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State v. Raybould

Court of Appeals of Ohio, Eleventh District, Portage

July 29, 2019

STATE OF OHIO, Plaintiff-Appellee,
v.
DAVID J. RAYBOULD, Defendant-Appellant.

          Criminal Appeal from the Portage County Municipal Court, Ravenna Division, Case No. 2017 TRC 14950 R.

          Victor V. Vigluicci, Portage County Prosecutor, Pamela J. Holder, Assistant Prosecutor, and John Jared Smiley, Assistant Prosecutor, (For Plaintiff-Appellee).

          Kevin J. Breen, Kevin J. Breen Co., LLC, (For Defendant-Appellant).

          OPINION

          THOMAS R. WRIGHT, P.J.

         {¶1} Appellant, David J. Raybould, appeals his conviction for operating a vehicle under the influence. We affirm.

         {¶2} Raybould was charged with speeding and operating a motor vehicle under the influence in violation of R.C. 4511.19(A)(1)(a) and (A)(1)(d). He initially pleaded not guilty and moved the court to suppress. The trial court overruled his motion, and Raybould pleaded no contest to OVI in violation of R.C. 4511.19(A)(1)(a), driving under the influence, with the remaining charges dismissed. The trial court stayed his sentence pending appeal.

         {¶3} Raybould raises two assigned errors:

         {¶4} "[1.] The trial court erred in its August 31, 2018 judgment entry denying defendant's motion to suppress evidence.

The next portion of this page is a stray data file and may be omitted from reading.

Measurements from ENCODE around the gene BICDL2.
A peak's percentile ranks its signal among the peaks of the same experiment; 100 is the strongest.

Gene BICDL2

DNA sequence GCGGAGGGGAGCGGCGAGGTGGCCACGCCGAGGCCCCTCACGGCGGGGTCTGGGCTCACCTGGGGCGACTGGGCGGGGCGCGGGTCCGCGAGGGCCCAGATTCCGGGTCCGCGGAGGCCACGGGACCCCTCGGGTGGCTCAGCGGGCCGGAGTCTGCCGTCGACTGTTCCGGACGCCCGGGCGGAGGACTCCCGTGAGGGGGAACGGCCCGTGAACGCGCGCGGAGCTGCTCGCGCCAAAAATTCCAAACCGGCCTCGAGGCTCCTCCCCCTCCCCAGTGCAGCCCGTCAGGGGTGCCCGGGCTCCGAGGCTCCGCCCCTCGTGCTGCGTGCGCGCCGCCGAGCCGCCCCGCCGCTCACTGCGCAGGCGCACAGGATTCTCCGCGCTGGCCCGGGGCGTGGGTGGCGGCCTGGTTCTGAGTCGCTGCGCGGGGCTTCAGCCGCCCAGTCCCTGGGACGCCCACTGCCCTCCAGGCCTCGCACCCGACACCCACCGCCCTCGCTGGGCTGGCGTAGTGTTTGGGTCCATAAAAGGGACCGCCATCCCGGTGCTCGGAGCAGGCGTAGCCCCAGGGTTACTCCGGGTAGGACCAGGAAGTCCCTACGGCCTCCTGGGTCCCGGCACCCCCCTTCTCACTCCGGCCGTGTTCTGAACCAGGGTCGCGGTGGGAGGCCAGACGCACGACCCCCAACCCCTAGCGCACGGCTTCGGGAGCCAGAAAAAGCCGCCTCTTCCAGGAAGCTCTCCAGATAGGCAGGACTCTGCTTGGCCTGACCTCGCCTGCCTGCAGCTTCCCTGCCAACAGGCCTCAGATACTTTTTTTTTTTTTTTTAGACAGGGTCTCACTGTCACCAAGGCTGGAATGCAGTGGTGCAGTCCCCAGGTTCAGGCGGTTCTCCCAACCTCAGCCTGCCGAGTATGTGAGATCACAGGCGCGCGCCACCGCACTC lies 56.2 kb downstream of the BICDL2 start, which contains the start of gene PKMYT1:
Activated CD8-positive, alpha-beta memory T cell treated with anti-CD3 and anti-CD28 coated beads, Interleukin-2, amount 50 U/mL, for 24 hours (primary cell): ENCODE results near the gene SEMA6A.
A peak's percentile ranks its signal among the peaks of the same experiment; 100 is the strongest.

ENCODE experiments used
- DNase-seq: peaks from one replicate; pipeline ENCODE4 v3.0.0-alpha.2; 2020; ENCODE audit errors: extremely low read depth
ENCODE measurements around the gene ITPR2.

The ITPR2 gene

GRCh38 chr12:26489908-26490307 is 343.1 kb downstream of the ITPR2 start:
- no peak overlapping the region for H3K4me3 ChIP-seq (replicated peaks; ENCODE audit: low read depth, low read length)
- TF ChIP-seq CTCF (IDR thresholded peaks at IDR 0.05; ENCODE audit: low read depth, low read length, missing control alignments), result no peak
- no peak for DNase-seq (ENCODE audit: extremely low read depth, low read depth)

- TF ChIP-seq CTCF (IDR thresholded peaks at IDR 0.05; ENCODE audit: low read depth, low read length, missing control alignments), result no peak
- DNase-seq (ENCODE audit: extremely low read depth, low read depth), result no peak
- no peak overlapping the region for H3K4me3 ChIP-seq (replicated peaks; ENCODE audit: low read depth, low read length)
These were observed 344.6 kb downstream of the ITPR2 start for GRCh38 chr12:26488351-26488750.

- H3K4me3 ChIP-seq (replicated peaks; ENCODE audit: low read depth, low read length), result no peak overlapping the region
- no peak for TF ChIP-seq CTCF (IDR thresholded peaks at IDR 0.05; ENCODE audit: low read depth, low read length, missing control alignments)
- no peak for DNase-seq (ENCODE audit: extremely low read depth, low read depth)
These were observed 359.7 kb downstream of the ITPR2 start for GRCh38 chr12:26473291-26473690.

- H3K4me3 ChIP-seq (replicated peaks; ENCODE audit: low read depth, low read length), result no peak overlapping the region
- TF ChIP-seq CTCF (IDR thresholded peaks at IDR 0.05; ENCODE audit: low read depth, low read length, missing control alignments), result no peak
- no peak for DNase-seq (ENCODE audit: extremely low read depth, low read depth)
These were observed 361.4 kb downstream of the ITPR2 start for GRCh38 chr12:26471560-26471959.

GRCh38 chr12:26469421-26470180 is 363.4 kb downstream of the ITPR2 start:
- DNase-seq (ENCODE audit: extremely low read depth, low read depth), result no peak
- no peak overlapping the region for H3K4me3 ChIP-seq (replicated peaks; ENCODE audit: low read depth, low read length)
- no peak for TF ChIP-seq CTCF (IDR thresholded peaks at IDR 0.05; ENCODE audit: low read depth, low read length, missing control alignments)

{¶5} "[2.] The trial court erred in excluding from evidence the results of the portable breath test ('PBT) registering a BAC of 0.074."

         {¶6} Raybould's first assigned error consists of two arguments. Raybould first argues that the trooper improperly administered the field sobriety tests, and consequently, the results should have been suppressed.

         {¶7} "'Appellate review of a motion to suppress presents a mixed question of law and fact. When considering a motion to suppress, the trial court assumes the role of trier of fact and is therefore in the best position to resolve factual questions and evaluate the credibility of witnesses. * * * Consequently, an appellate court must accept the trial court's findings of fact if they are supported by competent, credible evidence. * * * Accepting these facts as true, the appellate court must then independently determine, without deference to the conclusion of the trial court, whether the facts satisfy the applicable legal standard." State v. Burnside, 100 Ohio St.3d 152, 2003-Ohio-5372, 797 N.E.2d 71, ¶ 8.

         {¶8} To admit field sobriety test results, the state must show that the police administered the test in substantial compliance with standardized testing procedures. Strongsville v. Troutman, 8th Dist. Cuyahoga No. 88218, 2007-Ohio-1310, at ¶ 22, citing R.C. 4511.19.

         {¶9} Only general testimony is required to establish substantial compliance with field sobriety tests unless a defendant raises a specific and particular challenge to a test. State v. Bish, 7th Dist. No. Mahoning 09 MA 145, 191 Ohio App.3d 661, 2010-Ohio-6604, 947 N.E.2d 257, ¶ 16. When presented with a specific challenge as grounds for suppression, the burden shifts to the state to prove substantial compliance. Id; State v. Holzapfel, 2nd Dist. Darke No. 2013-CA-17, 2014-Ohio-4251, ¶ 11. And if there is insufficient evidence to support that a test was performed in substantial compliance with the applicable standards, suppression is warranted. Id. at ¶ 17.

         {¶10} Here, Ohio Highway Patrol Trooper Loren Joshua Lee administered the field sobriety tests in a lighted school parking lot. On direct examination, Lee explained his training on the National Highway Traffic Safety Administration (NHTSA) manual and explained the procedure for each test that he administered to Raybould. He explained how Raybould performed on each. The state introduced the NHTSA manual as an ...


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